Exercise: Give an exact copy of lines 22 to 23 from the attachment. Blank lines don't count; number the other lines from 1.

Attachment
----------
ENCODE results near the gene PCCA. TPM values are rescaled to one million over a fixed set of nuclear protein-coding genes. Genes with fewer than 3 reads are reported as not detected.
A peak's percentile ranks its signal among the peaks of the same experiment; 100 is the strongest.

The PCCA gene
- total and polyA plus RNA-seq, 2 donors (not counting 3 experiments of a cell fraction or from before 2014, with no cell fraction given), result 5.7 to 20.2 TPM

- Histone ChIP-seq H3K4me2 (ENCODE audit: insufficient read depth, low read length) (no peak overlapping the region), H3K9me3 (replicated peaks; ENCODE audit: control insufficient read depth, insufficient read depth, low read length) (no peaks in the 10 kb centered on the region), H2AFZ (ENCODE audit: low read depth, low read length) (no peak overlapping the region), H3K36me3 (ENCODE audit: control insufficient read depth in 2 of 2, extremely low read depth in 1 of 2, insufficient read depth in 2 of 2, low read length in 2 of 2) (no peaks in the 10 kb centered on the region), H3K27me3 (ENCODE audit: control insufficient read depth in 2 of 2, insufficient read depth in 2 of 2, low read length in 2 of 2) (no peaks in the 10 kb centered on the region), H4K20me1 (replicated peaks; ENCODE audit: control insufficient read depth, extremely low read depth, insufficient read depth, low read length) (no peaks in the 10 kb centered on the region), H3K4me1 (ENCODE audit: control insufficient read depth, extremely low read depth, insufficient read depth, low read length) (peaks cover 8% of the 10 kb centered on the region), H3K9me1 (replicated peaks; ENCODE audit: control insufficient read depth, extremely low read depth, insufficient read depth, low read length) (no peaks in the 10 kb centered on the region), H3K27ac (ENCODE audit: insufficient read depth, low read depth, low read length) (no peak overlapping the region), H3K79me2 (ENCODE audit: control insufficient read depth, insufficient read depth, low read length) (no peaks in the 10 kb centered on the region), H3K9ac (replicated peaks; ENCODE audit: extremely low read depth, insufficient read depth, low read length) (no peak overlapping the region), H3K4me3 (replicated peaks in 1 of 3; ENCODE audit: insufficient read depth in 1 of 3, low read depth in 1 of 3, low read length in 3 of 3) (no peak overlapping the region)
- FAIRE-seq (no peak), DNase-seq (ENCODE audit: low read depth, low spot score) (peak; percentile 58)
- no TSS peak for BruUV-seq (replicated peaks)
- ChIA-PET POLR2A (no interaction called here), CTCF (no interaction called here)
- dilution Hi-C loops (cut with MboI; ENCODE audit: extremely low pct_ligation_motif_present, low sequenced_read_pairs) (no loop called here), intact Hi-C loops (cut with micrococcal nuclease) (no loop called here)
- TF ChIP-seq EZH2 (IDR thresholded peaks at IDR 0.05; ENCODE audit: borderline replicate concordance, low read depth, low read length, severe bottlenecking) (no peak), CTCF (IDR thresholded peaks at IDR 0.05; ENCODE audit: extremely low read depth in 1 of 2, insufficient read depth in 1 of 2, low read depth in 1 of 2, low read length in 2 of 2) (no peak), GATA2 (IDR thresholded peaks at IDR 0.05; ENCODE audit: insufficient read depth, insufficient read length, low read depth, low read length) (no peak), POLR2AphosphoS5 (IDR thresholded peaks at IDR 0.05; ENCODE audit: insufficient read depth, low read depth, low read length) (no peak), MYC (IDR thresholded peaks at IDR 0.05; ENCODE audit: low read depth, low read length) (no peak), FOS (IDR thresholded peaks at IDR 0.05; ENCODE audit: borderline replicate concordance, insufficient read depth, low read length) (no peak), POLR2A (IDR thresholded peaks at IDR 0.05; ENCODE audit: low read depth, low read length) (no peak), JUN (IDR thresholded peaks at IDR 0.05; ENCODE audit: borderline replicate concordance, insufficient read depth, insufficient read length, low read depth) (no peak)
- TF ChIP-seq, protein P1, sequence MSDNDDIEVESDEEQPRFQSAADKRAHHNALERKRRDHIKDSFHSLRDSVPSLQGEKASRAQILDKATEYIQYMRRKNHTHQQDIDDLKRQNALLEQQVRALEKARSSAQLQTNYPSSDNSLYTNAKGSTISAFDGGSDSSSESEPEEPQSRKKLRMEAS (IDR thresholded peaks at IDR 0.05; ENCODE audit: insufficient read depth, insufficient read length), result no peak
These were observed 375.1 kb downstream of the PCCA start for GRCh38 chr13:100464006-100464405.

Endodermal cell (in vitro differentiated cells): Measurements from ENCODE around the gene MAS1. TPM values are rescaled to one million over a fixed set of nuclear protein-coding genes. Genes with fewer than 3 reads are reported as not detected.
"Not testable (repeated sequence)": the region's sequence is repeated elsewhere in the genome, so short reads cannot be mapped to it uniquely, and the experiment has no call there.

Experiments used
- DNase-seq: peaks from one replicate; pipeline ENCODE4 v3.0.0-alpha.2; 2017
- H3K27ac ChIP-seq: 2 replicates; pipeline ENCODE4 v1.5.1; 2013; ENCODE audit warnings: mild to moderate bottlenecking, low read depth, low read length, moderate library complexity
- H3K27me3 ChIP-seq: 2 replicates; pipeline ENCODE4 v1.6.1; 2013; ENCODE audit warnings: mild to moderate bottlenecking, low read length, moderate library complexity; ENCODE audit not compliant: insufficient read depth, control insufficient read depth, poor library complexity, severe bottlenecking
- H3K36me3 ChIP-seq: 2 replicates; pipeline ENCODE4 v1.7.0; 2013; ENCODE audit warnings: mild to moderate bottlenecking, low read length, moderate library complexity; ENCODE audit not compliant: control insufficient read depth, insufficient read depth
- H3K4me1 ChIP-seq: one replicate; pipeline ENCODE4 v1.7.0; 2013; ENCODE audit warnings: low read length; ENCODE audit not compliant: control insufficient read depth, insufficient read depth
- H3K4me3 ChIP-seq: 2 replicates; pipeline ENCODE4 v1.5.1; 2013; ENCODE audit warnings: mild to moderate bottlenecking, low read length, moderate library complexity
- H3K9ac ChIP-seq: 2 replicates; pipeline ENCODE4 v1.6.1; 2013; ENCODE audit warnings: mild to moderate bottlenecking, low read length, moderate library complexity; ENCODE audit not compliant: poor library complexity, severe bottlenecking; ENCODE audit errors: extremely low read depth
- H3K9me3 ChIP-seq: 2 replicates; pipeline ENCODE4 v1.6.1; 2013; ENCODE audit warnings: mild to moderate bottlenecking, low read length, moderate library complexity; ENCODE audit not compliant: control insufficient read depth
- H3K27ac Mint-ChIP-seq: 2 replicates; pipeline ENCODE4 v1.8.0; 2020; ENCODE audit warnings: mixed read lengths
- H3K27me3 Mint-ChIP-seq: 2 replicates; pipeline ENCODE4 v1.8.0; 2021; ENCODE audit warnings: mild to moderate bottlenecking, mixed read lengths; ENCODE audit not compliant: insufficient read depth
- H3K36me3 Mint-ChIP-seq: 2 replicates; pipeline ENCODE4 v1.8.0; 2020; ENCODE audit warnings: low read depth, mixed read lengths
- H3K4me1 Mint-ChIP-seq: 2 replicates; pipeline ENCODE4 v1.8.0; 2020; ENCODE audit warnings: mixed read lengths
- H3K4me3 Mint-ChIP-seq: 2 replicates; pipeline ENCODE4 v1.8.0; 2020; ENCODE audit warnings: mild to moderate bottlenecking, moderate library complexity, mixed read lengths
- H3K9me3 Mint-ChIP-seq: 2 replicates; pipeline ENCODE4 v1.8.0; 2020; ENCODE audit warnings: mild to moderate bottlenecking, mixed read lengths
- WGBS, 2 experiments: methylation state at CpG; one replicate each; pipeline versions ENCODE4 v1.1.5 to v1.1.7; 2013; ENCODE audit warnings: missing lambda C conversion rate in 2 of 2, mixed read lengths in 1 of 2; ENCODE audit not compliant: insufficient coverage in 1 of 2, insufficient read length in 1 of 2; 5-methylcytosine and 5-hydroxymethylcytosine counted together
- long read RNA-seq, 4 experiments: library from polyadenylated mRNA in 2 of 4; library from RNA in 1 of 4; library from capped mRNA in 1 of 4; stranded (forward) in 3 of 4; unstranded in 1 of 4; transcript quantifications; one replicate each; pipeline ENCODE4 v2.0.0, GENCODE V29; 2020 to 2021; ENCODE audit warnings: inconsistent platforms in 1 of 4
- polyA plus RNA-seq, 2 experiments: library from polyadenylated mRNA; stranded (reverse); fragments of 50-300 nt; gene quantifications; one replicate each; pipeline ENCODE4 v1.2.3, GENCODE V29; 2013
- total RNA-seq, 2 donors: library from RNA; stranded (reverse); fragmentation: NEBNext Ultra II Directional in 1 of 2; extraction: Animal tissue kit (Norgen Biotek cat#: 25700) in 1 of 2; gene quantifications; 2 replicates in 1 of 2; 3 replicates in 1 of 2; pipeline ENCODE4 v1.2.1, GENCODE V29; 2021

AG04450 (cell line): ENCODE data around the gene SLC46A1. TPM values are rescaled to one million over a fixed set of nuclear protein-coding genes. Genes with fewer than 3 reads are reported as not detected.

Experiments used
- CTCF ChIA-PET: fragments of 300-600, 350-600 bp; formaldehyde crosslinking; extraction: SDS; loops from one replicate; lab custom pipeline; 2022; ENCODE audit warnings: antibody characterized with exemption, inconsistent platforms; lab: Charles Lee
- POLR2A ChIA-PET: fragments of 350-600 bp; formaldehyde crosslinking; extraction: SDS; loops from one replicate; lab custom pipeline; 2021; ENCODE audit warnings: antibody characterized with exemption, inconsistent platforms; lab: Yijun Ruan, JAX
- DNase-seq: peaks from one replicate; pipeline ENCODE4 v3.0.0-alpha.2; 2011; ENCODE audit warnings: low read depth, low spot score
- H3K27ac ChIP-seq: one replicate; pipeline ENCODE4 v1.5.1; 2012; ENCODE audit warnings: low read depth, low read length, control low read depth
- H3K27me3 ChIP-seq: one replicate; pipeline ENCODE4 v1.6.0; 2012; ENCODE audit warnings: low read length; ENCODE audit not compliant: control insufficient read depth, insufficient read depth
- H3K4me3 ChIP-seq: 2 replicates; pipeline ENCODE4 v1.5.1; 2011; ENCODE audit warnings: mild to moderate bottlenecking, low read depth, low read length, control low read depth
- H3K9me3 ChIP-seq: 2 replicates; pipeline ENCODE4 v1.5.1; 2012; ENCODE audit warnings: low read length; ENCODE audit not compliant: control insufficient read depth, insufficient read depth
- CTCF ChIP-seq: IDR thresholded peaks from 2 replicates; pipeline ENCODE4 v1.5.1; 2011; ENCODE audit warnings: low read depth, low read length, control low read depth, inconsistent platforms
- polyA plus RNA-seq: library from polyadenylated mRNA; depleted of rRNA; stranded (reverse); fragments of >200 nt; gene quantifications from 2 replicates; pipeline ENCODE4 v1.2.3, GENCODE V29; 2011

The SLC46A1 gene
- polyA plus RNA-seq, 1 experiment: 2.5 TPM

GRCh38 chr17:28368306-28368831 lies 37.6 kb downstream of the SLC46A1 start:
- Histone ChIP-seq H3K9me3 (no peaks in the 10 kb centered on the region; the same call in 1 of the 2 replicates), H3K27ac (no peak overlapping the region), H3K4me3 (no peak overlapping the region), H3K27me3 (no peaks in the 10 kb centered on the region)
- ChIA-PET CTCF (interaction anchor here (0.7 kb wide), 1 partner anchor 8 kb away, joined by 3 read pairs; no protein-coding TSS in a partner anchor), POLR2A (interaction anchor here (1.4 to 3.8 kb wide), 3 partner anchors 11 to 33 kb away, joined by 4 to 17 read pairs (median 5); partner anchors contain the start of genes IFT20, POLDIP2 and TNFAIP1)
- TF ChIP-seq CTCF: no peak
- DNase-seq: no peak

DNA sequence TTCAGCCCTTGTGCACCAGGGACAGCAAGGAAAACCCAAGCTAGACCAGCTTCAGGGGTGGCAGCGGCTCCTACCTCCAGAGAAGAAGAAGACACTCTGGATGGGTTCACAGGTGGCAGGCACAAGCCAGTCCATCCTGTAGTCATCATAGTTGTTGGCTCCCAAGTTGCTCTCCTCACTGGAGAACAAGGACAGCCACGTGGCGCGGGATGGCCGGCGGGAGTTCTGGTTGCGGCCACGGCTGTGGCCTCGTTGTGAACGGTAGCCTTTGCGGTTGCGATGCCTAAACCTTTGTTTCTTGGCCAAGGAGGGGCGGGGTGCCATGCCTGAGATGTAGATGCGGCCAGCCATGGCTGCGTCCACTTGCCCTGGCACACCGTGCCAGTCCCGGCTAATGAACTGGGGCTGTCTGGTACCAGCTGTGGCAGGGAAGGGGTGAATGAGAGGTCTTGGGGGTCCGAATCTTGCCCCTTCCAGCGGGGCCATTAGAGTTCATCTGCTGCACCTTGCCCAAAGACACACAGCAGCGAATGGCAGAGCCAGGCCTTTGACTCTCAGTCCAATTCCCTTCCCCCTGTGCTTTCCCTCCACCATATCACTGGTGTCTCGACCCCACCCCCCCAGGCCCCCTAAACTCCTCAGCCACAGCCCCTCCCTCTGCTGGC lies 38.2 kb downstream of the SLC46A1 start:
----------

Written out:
- H3K9ac ChIP-seq: 2 replicates; pipeline ENCODE4 v1.6.1; 2013; ENCODE audit warnings: mild to moderate bottlenecking, low read length, moderate library complexity; ENCODE audit not compliant: poor library complexity, severe bottlenecking; ENCODE audit errors: extremely low read depth
- H3K9me3 ChIP-seq: 2 replicates; pipeline ENCODE4 v1.6.1; 2013; ENCODE audit warnings: mild to moderate bottlenecking, low read length, moderate library complexity; ENCODE audit not compliant: control insufficient read depth